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Latitude: 55.9296 / 55°55'46"N
Longitude: -4.4689 / 4°28'7"W
OS Eastings: 245854
OS Northings: 673483
OS Grid: NS458734
Mapcode National: GBR 0Q.ZJ1B
Mapcode Global: WH3NS.B763
Entry Name: Old Kilpatrick, Great Western Road, Gavinburn Farm
Listing Date: 23 March 2006
Source: Historic Scotland
Source ID: 398186
Historic Scotland Designation Reference: LB50228
Building Class: Cultural
Location: Old Kilpatrick
County: West Dunbartonshire
Electoral Ward: Clydebank Waterfront
Traditional County: Dunbartonshire
William Burn, mid 19th century. 2-storey, 3-bay, L-plan farmhouse (arranged as square plan farmhouse with 2-storey, gabled wing to NE) with 2 single storey, late 20th century, flat-roofed extensions to N. Collection of farm buildings to NW; single storey, square-plan, multi-gabled adjoining range of barns and cartsheds (principal gabled elevation to S); further stand-alone barn to left. Snecked and coursed, stugged and squared rubble to farmhouse; long and short stugged ashlar quoins with polished strips; lugged and tabbed, stugged ashlar surrounds to openings with ashlar mullions; polished, splayed margins; plain, projecting eaves cornice with rounded stone corbels; overhanging, timber bracketed eaves with plain bargeboards. Snecked and coursed, stugged and squared rubble to barns and cartsheds principal elevation, random rubble to sides and rear, sandstone ashlar dressings.
FARMHOUSE, S (PRINCIPAL) ELEVATION: 3 bays, symmetrical. Recessed central entrance bay, timber boarded and glazed lean-to porch with plain side lights and fanlight, gabled breaking eaves dormer above. Flanking wide gabled bays, tripartite ground floor windows; bipartite 1st floor windows.
W ELEVATION: 2 bays. Ground floor, bipartite windows to both bays; gabled breaking eaves dormers with bipartite windows to 1st floor. Late 20th century flat-roofed conservatory and garage extensions recessed to left; wide bay (NE wing) further recessed to left.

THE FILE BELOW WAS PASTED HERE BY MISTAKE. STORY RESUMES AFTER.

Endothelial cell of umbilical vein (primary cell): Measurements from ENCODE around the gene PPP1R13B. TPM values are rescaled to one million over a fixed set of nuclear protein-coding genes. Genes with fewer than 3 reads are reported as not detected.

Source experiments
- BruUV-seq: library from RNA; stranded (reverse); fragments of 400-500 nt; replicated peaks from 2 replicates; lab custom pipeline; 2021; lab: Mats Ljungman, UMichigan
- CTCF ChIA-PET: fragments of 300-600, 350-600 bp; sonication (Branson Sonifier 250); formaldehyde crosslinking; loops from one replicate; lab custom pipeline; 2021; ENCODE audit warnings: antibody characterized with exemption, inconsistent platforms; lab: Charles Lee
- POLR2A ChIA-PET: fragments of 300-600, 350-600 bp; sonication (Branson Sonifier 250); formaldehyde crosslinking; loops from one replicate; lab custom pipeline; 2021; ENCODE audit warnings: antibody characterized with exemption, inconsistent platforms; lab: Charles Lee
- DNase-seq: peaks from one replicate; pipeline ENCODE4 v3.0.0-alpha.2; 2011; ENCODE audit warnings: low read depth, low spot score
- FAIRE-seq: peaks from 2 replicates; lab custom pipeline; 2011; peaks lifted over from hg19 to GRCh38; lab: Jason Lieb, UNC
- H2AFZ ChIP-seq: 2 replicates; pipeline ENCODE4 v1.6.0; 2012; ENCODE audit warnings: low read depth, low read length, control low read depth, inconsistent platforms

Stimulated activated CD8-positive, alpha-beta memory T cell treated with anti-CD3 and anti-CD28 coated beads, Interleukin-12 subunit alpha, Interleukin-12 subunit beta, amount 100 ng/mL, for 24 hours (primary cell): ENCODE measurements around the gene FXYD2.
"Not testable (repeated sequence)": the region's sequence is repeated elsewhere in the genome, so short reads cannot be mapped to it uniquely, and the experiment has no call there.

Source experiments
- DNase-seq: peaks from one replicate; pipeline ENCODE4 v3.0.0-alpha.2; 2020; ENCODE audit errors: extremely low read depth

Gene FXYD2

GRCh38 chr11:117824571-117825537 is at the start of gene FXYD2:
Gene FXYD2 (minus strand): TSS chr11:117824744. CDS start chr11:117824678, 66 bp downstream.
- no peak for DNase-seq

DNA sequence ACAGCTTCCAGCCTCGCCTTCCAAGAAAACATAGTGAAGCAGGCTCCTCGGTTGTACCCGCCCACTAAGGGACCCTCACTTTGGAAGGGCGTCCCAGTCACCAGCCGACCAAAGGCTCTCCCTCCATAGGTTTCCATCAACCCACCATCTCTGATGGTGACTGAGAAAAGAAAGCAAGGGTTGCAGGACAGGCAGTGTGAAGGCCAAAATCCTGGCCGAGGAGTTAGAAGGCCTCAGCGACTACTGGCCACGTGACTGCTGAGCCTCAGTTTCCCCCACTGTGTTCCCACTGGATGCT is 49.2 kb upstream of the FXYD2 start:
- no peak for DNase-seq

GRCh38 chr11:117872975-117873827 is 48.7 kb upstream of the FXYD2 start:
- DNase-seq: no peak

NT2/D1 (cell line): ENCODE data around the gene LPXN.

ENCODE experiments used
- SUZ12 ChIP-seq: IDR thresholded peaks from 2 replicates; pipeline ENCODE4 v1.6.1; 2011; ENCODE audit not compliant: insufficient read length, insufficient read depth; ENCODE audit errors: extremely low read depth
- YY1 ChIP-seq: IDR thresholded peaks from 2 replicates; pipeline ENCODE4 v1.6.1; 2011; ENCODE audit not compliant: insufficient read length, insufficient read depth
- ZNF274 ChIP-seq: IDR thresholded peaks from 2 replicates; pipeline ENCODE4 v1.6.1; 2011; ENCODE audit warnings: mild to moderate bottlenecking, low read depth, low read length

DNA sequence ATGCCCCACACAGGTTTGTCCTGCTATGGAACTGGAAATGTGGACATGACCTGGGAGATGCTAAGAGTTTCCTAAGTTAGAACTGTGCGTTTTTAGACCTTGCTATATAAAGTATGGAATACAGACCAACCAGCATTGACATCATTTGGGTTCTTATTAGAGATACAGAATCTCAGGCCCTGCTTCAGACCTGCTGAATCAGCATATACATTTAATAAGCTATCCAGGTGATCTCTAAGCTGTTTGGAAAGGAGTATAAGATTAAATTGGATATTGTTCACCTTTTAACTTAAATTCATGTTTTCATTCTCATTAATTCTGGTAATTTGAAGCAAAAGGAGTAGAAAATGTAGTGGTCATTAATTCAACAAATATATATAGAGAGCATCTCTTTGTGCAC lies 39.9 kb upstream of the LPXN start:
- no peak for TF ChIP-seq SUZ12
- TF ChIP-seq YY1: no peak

N ELEVATION: 3-bay, advanced plain gabled elevation. Narrow central bay with flanking gables. Gabled NE wing to left; 2-storey gable end; shallower pitch than main. Late 20th century garage and roughcast conservatory extension to N and W of wing.
E ELEVATION: 4 bays (arranged 2-2). Narrow window at ground floor left, tripartite window to right, 2 windows (widened in late 20th century) to far right. Bipartite breaking eaves dormer to centre, 2 breaking eaves dormers further to right. Single storey, brick lean-to garage extension to far right.
FARM BUILDINGS: 4-bay cartshed and barn range; 2 segmentally- arched cartshed openings to central bays, ashlar voussoirs. Large, square opening to far left, steel lintel; 2 small, narrow windows to far right. Concrete skews to gables. Later metal lean-to shelter to W elevation. Single rectangular-plan barn to E; 2 single openings to ground floor, single, central opening to loft. Pitched roofs; grey slate; cat-slide vents; some cast-iron roof-lights.
Predominantly PVCu look-a-like windows. H-plan pitched, grey slate roof; grey slate to dormers. Tall, corniced and shouldered ashlar stack to E and W ridges, with indented corners; circular clay cans. Smaller, rectangular gablehead stacks to NE corner and N wing.
Gavinburn Farm is a historic and well-preserved farm, located in a prominent position on the north side of the Clyde estuary, on the bottom slopes of the Kilpatrick Braes. The farmhouse and main farm buildings appear to have been virtually unchanged since the 1st Ordnance Survey survey in 1860, but the name of Gavinburn is known to date back to 1777, when it is marked on Charles Ross's map of the Shire of Dunbarton. The farm is located within the estate of Lord Blantyre, whose ancenstral seat, Erskine House (see separate listing) sits on the opposite side of the River Clyde overlooking the Kilpatrick Braes. The farmhouse demonstrates the common estate style found at Erskine in many buildings attributed to William Burn. Burn had trained in the office of Sir Robert Smirke (architect of Erskine House), and had previously designed the Blantyre Obelisk for the Estate in 1831. The farmhouse shares its distinctive rounded stone corbel eaves-course with the Stables, Kennels, Piggery and several estate cottages in the grounds of Erskine House (see separate listings), and also Gavinburn Cottages and Hole Cottage in the immediate vicinity of the farm itself. The farmhouse appears to have been first planned as a square, with the wing to the NE being added not long after, as the house appears as an L-plan on the 1st edition Ordnance Survey map of 1860. This pre-1860 date suggests that the farm may have been built within the same building campaign that produced the estate buildings at Erskine, with the Stables and Piggery dating from 1856 and the Kennels, circa 1860.
Gavinburn Farm lies within the amenity zone for the Antonine Wall recommended in D N Skinner The Countryside of the Antonine Wall (1973), and which will form the basis of the buffer zone, yet to be defined, for the proposed Antonine Wall World Heritage Site.
Other nearby listed buildings